Photo: the hole as the buzz and the cure for the common cold

Photo: the hole as the buzz and the cure for the common cold

In Russia and Poland such people are called “walrus”, in Finland “seals” and “otter,” North America “polar bears”. Photographer Dmitry Yermakov asked in Petrograd, diving under the ice in winter, why they do it.

Cold to dive into an ice hole?! Cold bathing, a Russian man, apparently in blood, they have deep pagan roots.

Winter in pre-Christian Russia was considered a time of rampant evil forces, which should appease or intimidate (as, for example, in the Christmastide mummers). It is believed that the final part of the winter complex protection from evil was just swimming in the ice hole.

Most likely, they were in the course of the battle. This is indicated not only modern rodnovers and anthropologists: ancient and medieval historians also recorded this tradition on the territory of future Russia.

The Christian tradition in Russia is largely mingled with pagan, or replaced them by similarities so the new religion was easier to gain a foothold. Coincidence or not, but the mystical eve of the bathing of Jesus Christ in the river Jordan, on 19 January according to the Julian calendar that coincided with the days of pagan ritual ablutions in the hole.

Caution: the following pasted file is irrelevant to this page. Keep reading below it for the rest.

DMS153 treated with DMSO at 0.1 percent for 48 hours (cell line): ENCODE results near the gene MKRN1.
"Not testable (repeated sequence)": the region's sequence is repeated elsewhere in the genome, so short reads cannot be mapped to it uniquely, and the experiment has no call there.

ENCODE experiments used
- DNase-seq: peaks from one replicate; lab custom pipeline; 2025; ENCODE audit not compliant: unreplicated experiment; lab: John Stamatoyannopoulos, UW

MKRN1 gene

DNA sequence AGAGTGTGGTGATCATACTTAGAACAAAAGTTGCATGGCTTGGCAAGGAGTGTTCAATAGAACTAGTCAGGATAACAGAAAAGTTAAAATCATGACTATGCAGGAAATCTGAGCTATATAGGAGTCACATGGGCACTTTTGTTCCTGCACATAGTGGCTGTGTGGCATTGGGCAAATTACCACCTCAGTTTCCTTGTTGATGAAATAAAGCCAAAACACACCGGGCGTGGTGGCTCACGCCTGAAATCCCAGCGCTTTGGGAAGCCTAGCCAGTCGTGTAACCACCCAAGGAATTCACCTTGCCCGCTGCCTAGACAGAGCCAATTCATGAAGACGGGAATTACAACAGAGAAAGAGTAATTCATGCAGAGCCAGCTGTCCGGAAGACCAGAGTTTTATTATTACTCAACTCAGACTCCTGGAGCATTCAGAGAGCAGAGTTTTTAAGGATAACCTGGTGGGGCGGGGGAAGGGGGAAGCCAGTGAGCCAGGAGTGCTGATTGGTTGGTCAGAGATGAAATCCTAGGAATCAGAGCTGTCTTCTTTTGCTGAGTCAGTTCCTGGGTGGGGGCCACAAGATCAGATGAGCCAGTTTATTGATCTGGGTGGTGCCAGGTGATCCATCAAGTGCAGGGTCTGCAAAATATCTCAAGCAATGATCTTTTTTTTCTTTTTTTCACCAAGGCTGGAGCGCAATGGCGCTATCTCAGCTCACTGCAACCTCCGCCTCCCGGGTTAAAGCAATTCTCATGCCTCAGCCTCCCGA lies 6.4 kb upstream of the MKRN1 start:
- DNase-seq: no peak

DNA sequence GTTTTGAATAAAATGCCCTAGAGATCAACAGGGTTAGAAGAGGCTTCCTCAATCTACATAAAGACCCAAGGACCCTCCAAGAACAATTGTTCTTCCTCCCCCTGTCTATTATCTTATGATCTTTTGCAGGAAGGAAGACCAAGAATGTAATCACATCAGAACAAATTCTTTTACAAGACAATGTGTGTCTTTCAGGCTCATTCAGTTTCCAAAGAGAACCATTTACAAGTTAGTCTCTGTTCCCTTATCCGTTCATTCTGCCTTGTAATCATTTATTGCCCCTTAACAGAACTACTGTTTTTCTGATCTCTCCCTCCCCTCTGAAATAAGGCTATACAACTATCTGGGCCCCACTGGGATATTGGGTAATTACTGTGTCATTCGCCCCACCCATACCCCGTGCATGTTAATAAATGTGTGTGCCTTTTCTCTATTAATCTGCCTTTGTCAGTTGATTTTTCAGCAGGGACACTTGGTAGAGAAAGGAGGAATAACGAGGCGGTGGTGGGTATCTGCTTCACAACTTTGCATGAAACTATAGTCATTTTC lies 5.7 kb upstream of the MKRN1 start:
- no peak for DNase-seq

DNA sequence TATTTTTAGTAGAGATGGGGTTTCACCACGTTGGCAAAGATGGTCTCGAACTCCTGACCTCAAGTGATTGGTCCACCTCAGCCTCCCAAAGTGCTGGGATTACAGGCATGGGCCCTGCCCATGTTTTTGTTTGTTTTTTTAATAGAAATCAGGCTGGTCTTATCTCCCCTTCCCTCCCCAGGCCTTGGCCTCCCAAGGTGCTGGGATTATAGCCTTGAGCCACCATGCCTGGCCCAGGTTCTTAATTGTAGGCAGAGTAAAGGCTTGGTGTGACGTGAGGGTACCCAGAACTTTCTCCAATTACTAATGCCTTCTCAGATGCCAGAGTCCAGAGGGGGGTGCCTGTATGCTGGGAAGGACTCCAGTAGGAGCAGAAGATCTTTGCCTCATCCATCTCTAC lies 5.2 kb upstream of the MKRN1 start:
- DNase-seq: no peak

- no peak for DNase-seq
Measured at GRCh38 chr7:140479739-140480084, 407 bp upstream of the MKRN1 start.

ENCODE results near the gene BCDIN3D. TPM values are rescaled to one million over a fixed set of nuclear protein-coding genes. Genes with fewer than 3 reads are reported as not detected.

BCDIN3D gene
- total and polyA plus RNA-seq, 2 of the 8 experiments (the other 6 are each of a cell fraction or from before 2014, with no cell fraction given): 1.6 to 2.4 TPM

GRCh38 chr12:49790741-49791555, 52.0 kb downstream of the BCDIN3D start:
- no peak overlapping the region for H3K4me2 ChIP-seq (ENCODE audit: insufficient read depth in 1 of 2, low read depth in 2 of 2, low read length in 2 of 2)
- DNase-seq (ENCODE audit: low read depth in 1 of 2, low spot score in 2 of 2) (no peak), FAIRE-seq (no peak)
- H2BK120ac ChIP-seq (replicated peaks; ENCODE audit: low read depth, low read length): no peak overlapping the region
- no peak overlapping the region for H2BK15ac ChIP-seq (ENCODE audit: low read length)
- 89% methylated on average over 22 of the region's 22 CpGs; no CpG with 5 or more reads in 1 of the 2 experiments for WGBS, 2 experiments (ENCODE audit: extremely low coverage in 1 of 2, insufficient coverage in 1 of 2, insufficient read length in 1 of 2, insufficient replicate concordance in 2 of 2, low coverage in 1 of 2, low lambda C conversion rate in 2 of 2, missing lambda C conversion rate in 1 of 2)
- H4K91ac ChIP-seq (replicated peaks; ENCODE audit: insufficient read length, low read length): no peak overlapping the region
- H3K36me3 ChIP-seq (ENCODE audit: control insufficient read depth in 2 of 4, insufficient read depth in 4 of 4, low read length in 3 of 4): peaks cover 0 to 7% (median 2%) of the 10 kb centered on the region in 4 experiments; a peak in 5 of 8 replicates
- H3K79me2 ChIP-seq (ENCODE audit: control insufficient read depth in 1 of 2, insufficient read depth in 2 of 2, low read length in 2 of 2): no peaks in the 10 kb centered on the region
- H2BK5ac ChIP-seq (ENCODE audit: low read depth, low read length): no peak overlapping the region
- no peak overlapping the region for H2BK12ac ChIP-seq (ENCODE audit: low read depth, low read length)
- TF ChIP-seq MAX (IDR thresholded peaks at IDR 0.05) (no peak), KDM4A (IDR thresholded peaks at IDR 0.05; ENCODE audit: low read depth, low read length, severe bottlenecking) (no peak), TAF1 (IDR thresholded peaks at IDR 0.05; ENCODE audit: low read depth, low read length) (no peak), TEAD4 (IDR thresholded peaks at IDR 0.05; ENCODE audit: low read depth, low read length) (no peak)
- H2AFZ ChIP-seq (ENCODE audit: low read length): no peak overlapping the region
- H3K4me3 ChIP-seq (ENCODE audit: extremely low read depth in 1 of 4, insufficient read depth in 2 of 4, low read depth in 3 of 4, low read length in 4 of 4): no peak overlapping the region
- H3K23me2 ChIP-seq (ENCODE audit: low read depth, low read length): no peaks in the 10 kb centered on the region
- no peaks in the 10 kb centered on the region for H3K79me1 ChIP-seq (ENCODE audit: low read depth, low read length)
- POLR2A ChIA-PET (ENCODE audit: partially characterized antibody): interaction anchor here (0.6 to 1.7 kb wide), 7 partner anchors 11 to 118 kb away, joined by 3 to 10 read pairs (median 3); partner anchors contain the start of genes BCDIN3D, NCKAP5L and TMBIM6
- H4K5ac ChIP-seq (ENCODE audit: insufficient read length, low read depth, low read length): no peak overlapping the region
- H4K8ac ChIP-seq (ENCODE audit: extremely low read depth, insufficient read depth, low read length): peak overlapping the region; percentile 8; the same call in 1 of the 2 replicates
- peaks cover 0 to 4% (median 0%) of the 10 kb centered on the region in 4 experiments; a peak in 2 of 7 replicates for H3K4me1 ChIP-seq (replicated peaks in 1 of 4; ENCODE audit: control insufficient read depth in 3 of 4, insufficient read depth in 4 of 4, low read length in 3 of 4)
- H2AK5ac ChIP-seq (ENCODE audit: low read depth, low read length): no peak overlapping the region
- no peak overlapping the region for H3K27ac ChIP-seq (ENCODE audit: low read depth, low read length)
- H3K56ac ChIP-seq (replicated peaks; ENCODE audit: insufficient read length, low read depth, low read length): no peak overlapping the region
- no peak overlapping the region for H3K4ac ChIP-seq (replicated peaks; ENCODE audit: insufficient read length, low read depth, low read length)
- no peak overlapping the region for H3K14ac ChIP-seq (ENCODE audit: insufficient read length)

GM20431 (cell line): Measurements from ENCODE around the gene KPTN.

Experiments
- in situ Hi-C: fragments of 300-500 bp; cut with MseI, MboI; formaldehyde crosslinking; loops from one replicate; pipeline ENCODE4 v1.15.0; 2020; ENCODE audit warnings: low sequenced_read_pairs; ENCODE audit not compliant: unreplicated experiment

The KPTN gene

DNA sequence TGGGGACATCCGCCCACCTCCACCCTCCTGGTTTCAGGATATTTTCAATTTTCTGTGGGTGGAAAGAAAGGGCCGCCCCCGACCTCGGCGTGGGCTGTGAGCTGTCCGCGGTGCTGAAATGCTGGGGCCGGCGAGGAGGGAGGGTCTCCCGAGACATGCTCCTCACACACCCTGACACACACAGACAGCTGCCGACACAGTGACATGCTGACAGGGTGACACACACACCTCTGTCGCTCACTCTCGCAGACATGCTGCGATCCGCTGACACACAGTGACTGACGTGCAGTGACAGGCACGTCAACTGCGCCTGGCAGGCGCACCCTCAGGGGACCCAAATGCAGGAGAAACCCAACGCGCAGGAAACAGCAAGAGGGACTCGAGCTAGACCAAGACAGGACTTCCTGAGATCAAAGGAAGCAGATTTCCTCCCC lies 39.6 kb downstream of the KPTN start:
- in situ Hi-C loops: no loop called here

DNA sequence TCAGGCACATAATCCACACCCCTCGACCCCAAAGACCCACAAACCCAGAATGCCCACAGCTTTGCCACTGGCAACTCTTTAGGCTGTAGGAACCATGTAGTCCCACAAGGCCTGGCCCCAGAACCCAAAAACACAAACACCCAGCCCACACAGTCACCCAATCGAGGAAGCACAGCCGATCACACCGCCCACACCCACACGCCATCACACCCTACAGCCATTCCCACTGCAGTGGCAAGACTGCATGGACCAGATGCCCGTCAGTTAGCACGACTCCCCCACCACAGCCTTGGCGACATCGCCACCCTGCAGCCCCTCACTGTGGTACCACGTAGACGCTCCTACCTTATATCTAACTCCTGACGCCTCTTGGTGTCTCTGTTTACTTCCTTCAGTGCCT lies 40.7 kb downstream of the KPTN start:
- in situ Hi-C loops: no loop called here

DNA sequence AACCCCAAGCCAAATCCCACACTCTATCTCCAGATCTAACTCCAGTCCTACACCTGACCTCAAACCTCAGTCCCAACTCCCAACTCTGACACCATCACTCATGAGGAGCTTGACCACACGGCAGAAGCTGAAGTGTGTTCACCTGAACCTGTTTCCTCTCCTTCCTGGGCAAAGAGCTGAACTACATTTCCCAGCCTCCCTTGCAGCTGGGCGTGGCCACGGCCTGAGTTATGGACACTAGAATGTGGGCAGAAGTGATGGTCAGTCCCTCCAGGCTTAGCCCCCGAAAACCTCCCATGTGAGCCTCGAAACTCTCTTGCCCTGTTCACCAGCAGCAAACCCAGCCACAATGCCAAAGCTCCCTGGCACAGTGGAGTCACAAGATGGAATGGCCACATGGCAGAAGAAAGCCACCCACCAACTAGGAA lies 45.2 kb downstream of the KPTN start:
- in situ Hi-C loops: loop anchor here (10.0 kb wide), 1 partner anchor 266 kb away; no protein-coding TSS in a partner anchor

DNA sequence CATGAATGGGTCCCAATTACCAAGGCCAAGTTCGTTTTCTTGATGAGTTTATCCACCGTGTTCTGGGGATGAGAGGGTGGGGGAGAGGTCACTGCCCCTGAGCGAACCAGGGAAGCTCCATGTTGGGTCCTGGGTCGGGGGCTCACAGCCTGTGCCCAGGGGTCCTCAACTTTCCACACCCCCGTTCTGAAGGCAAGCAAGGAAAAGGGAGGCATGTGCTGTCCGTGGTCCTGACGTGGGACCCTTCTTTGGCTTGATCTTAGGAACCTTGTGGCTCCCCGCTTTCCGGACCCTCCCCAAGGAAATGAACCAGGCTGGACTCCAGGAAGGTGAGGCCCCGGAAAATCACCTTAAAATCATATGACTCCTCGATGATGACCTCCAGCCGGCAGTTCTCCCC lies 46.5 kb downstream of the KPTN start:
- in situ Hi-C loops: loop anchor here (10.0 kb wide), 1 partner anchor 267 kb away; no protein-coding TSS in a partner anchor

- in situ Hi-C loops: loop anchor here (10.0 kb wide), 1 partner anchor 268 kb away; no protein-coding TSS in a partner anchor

However, the priests, knowing the roots of this tradition, did not allow the flock to bathe in the winter except in Holy week. However, in Russia and Finland after the bath did not stop people diving under the ice, getting from this particular “Northern” fun.

In Soviet times came new myths and old taboos had disappeared. The cult of health, especially in the prewar and postwar years, flourished. Clubs and winter swimming have opened across the country — for example, in Moscow it happened in 1965.

Other countries did not lag behind, and similar clubs appeared in different countries from USA to China, where, incidentally, a lot of fans of winter swimming.